Left: Stairway to Tower Bridge | Centre: Under the arches (South Eastern Mainline) | Right: View to the City from Southbank

After crossing the river I went inland for a bit, walking along the streets that hugged the South Eastern mainline (the train tracks that lead to London Bridge). I prepared myself for the cold winds, made my way to Bankside, a stop at the pub (colleague leaving drinks) then a very quick and familiar route along Southbank to Waterloo station.

Day 4 summary
Route: Canary Wharf to Waterloo
Distance: 7.9 miles
Walking time: 1 hour, 48 mins

Day 5

Well… I had to end the week with the BIG walk! Home (Wandsworth) to work, about 11 miles. A walk like this pre-2020 I would have thought was ridiculously long, how much has changed over two years that I now squeeze a walk like this in before work (mind slightly blown)!

I do enjoy the walks that start at my front door, no waiting around or reliance on busses, trains or boats to get me to the start line.

To get out of Wandsworth I took a road that I’d walked many times before the A3, it’s direct, fairly polluted, but helped me to cover a few miles in a short time. I did get to dip into Clapham Common which was much more enjoyable, I witnessed the more of the destruction from Storm Eunice earlier in the week, many trees had been toppled. The ombre sky and sunrise through the bare branches made to early start worth it.

I then wound my way through the side streets of Clapham, it was peaceful I admired the beauty of the rows of Victorian houses and the brutalist esque tower blocks in equal measure.

Left: Ombre sky over Clapham Common | Centre: Aother toppled tree, after Stom Eunice | Right: Made me smile, side of a house on Landor Road
Left: Concrete checkerboard building on Old Kent Road | Centre: Long shadows along Greenland dock | Right: On the Hilton ferry to Canary Wharf

My next big green space after the common was Burgess Park. It’s the first time I’d explored, walking along an arrow-straight path, I wondered if it used to be a train line? After a quick google, I discovered it was The Grand Surrey Canal. Partway through the park, I saw a police car parked across the path, a shiver went down my spine, as I got closer I saw something that looked like a body bag. My mind instantly went to Sarah Everard, it was almost a year to the day, since the news broke… as a woman who walks solo a lot is something that I think about a little too often.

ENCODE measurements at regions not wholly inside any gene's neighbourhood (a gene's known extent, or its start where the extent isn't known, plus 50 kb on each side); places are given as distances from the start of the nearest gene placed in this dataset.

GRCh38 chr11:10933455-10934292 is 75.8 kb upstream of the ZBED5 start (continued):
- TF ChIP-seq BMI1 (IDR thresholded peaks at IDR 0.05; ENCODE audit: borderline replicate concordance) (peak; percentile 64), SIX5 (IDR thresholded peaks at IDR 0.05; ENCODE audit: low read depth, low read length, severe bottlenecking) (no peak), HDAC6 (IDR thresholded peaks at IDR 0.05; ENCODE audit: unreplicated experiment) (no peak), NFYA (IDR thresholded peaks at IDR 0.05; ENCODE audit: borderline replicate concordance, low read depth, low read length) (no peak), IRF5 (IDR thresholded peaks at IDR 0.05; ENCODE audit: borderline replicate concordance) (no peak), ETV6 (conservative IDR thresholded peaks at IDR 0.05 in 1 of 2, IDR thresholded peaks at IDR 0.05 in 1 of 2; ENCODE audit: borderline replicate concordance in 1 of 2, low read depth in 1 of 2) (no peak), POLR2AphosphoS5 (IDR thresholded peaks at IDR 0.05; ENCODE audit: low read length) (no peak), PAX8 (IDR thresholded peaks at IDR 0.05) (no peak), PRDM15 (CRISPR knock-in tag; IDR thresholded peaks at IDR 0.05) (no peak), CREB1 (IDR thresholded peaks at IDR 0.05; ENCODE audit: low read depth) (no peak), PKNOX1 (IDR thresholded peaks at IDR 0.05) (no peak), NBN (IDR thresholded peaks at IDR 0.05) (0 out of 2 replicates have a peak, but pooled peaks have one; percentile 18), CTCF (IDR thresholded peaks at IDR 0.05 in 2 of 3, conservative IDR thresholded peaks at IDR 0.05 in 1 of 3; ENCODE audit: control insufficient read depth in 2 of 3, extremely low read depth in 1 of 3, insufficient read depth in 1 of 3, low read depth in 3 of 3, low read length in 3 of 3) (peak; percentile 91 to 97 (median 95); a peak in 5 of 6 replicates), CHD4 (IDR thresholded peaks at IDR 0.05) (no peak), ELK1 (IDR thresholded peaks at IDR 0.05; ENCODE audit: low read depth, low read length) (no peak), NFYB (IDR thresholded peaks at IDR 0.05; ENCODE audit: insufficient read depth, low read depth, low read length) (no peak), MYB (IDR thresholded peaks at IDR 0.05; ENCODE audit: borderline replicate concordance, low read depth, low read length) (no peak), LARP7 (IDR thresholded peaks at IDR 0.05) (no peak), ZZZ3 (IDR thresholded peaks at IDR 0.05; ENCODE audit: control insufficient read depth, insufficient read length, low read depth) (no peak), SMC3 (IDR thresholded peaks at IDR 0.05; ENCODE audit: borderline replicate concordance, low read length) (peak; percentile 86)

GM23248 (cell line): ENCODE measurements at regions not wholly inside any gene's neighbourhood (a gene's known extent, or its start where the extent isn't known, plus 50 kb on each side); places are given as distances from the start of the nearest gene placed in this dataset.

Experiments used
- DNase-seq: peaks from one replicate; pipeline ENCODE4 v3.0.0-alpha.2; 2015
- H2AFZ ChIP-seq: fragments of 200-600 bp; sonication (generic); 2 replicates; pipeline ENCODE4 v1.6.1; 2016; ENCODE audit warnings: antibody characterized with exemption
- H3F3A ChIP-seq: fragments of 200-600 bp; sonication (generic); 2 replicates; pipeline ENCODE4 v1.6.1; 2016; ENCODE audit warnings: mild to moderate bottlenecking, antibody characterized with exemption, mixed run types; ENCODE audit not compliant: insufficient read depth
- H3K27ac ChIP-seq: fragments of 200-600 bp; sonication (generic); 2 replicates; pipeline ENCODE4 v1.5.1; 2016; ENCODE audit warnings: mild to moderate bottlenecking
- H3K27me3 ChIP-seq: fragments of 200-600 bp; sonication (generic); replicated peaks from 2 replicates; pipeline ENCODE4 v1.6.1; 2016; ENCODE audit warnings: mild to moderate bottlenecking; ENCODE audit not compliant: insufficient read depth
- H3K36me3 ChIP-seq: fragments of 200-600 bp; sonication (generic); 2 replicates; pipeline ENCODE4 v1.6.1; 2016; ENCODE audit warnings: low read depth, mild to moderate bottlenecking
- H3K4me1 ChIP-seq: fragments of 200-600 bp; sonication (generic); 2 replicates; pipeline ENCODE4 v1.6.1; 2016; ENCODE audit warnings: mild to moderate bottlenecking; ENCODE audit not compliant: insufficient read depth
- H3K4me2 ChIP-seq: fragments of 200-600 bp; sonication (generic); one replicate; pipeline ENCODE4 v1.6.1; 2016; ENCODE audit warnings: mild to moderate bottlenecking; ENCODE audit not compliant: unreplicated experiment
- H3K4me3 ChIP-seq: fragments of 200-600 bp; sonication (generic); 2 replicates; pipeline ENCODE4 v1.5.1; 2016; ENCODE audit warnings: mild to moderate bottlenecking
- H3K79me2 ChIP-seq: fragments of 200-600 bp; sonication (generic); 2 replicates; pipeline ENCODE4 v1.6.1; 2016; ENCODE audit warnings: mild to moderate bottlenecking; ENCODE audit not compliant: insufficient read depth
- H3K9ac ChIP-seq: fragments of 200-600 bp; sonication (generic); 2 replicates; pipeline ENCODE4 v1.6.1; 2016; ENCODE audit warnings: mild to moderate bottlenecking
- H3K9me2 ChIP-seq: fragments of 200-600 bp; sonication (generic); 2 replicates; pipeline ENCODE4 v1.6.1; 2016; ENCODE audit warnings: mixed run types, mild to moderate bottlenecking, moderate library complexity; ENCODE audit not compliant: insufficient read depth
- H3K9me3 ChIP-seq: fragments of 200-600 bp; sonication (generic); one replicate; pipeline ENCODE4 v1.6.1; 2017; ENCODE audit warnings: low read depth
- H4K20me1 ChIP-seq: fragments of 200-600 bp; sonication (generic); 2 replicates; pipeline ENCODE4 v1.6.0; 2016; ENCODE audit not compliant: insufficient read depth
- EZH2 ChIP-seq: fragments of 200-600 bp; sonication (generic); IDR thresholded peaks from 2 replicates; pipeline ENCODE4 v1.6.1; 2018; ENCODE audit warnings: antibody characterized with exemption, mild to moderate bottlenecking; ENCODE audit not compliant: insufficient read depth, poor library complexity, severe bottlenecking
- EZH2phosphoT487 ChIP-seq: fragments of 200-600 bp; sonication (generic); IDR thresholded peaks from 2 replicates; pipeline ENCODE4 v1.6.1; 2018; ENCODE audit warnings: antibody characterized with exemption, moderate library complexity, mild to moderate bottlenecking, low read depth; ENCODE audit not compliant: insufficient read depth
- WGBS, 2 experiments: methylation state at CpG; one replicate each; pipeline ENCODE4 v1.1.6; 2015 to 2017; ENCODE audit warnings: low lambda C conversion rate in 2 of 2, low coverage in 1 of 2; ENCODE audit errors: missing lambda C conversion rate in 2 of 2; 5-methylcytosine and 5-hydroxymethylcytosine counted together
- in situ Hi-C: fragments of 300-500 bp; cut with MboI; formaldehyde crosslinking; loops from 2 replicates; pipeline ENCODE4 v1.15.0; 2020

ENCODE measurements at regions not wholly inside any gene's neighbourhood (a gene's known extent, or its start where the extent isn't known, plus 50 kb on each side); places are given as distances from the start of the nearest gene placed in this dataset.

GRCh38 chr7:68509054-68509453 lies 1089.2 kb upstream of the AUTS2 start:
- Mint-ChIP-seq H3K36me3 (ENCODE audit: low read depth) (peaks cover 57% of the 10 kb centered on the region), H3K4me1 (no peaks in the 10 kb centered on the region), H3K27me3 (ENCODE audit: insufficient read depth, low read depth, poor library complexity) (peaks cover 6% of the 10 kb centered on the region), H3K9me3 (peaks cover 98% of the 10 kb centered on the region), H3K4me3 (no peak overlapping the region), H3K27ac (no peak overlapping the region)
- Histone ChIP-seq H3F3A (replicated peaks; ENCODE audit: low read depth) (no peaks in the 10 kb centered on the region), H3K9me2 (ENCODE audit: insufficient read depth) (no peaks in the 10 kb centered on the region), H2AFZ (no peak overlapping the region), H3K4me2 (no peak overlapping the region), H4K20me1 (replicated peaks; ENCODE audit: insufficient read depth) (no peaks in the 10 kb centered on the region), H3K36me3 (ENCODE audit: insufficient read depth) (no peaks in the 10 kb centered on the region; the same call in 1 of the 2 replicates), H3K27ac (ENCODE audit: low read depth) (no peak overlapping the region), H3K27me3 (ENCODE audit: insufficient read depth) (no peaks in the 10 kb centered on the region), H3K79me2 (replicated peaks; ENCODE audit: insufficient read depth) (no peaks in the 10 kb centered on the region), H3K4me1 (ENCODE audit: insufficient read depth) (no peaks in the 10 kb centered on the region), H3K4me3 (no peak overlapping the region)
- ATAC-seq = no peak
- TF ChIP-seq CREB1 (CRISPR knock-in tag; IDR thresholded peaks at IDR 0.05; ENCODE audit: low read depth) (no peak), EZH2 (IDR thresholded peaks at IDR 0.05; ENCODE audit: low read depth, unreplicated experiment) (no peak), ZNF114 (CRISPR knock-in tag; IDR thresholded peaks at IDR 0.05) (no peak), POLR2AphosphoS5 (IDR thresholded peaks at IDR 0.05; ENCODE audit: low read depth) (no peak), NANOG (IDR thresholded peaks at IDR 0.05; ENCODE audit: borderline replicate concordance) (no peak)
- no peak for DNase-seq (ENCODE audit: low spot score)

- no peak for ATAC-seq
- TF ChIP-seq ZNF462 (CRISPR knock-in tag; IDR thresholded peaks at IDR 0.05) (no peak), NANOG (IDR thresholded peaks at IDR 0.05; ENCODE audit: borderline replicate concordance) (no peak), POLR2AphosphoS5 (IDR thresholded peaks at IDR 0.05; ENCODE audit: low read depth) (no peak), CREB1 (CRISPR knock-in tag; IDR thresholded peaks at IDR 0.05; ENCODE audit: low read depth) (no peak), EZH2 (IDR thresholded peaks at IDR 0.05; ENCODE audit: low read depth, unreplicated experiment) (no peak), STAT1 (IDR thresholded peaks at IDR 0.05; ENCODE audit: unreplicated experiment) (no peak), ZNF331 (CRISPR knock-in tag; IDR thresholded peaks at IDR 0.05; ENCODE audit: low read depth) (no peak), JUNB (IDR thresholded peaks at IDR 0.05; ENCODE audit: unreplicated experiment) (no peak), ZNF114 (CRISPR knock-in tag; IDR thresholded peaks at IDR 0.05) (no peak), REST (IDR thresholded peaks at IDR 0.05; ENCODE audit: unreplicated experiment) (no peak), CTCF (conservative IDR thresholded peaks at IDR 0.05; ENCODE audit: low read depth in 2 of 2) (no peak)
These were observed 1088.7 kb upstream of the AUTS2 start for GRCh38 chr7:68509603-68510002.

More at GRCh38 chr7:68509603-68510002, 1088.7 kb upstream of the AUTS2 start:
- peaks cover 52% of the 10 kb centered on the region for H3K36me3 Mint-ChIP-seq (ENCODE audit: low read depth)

Bermondsey went by quickly, I walked the paths of Greenland Dock and meandered through Russian Dock Woodland, which was lovely, then it was a bit of a race to get to the Hilton ferry, luckily it was there waiting! I made it to One Canada Square with 20 mins to spare, enough time to change and to waffle down a second breakfast!

Day 5 summary
Route: Home (Wandsworth) to Canary Wharf
Distance: 11.01 miles
Walking time: 2 hours, 27 mins

The week I walked to work, a short reel. See more photos from walking to work adventures.

So, what next? I’m unlikely to be in the office for 5 days in a row again anytime soon, but I continue to walk every day, I try and get a quick 1 mile walk around the park before work, and a longer walk in after work on most days (if it’s not raining sideways or too hot).

My next big goal is to walk all of the roads in Wandsworth. According to City Strides, I’ve walked 37% of the borough. That’s 599 of 1,607 streets, only 1,008 to go…!

It took me a good 6 or so months to get comfortable with walking these distances as part of my daily routine. I started small with a mile or so a day, round the quiet roads near the flat, and worked my way up from there.

Start small, be realistic, set yourself a goal. Don’t compare yourself to what others are achieving and enjoy being outdoors! You’d be amazed at the difference a 10 or 15 min walk will make to your day. Get exploring!

So… next time you go to the office will you work in a walk?

Me, walking to from home to Paddington Station to get to Heathrow (pre haircut!), September 2021

--

--

--

The product development and engineering teams behind Reach plc's award-winning news websites and digital products

Recommended from Medium

A Guide to Luang Prabang: 12 Things to do

Move to another country they said, it will be fun they said.

Rest, Joy and Discovery in the stunning town of Ronda

Week-Long Trip to Peinan Elementary — Day 2

Gdansk, Poland’s Baltic gem

My Favourite Travel Destination

My Time In South Korea

My Big Life in 240 Square Feet

Get the Medium app

A button that says 'Download on the App Store', and if clicked it will lead you to the iOS App store
A button that says 'Get it on, Google Play', and if clicked it will lead you to the Google Play store
Jessica Squires

Jessica Squires

Lead UX Designer, dyslexic, explorer & occasional article writer…

More from Medium

5 memorable moments from an inspirational day in LA

How to poop in a WAG bag

5 Must-Read Books on Decluttering and Organising your Home

Dungeons & Dragons Saved My Life, Here’s How

Line art of the author’s Dungeons and Dragons forest gnome named Elly sitting next to her pet raccoon named Boo.